Anyway, something that was an enormous help to me was to kind of give myself permission to stop in the middle. I'd get all worked up, arguing, yelling, and at the same time there would be this little voice in my head saying "noooooo! this isn't what I wanted to happen!" but I didn't feel like I could actually stop out of... I don't even know, some misperception that I shouldn't, that I should finish what I started or be consistent or something. Those kinds of messages about what "good parenting" was were getting in the way. Ironically. Some of it, too, was a kind of fear of looking like a fool - stopping and saying "okay, woah, I'm totally off base here, can we start over?" just felt... embarrassing. I didn't want to admit I'd gotten it wrong.
It turned out that a big part of learning to be a better parent, a gentler, more thoughtful parent, involved admitting I got things wrong, or wasn't sure what was right, on a fairly regular basis. Fortunately - and much to my chagrin - my kids had never actually been fooled by my bluster And they appreciated my backtracking and apologizing. Part of Me getting there involved being okay with my own inadequacy, being gentle with my own humanity.
The next thing that helped was asking myself "why the heck not?" whatever it was my kid wanted - because usually those arguments involved a kid wanting to do something (or stop something) and me insisting on doing things the way I'd imagined them playing out in my mind. Recognizing that things didn't have to go that way, that I could say yes a whole lot more without ruining my kids for life, made a lot of things easier. More than that, recognizing that "being consistent" didn't work the way I thought it did, freed me up to realize that it was okay to Try Things, just this once. To experiment and see what happened, then review things with my kids and figure out what worked and what didn't. And mostly, nothing "worked" in the sense of once-and-for-all solutions - that's what's wrong with the whole idea of "consistency" to begin with. Because situations change with a million different factors it was actually more "consistent" to problem-solve each time than to apply some generic rule that didn't always make sense, or needed a hundred caveats and exceptions.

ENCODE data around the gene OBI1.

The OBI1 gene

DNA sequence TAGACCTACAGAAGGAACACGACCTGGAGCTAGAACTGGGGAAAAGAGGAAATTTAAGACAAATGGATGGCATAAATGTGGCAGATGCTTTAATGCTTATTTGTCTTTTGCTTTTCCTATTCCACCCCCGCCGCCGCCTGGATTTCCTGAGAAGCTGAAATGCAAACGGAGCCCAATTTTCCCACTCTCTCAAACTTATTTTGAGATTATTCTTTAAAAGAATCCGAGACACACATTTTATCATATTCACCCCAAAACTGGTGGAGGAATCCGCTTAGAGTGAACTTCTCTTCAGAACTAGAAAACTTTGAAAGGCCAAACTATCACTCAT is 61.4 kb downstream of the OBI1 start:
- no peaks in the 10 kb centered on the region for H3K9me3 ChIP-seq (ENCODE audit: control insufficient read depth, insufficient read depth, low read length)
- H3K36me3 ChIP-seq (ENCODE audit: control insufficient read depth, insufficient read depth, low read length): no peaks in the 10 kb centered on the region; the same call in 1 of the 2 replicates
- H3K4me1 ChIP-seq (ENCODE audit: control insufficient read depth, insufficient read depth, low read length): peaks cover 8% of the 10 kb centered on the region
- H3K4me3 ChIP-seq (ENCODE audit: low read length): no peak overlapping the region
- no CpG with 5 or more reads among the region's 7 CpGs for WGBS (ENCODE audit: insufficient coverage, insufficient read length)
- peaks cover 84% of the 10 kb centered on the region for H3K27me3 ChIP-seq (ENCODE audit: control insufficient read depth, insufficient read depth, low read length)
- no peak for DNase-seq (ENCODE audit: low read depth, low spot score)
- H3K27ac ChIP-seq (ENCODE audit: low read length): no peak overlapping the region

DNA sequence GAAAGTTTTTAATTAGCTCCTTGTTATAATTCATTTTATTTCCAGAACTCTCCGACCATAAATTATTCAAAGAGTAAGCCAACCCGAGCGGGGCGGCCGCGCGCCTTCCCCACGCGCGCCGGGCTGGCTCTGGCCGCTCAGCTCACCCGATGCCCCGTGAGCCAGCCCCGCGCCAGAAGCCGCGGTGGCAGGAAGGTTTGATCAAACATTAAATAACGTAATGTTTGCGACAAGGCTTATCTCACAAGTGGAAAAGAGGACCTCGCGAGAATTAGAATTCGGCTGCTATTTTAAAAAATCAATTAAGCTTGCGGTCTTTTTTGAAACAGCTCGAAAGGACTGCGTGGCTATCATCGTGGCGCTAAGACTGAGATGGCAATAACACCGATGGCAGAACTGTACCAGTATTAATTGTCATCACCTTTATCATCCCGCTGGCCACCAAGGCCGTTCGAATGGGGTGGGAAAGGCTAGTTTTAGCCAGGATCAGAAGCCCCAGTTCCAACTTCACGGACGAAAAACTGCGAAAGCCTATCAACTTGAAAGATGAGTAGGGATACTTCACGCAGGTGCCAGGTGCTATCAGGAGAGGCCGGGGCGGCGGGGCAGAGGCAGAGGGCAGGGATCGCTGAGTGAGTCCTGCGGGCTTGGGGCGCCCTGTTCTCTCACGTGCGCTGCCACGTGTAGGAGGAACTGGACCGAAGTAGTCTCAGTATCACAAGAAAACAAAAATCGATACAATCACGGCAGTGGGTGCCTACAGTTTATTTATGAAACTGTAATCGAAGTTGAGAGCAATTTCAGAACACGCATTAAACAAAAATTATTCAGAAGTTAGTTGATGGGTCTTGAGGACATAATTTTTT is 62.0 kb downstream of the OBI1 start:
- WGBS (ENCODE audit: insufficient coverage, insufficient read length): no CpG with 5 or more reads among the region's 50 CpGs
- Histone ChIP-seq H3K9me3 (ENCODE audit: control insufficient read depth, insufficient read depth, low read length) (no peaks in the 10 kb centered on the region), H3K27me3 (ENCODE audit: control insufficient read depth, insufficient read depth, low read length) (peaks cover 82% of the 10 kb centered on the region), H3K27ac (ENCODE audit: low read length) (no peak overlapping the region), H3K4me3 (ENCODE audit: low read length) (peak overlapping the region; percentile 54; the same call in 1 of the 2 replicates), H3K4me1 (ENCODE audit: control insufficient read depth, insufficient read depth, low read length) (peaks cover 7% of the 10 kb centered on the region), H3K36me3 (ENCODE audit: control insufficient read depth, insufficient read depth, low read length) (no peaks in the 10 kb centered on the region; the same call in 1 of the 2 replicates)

Once I got used to stopping in the middle and changing course, it was easier to do that earlier in the process. And over time that meant I was asking myself the necessary questions and doing the problem solving before things got fraught in the first place. It didn't happen over night, and sadly my older kid got the brunt of my process, but in the longer run I think it made him gentler with his own process, more accepting of his own humanity.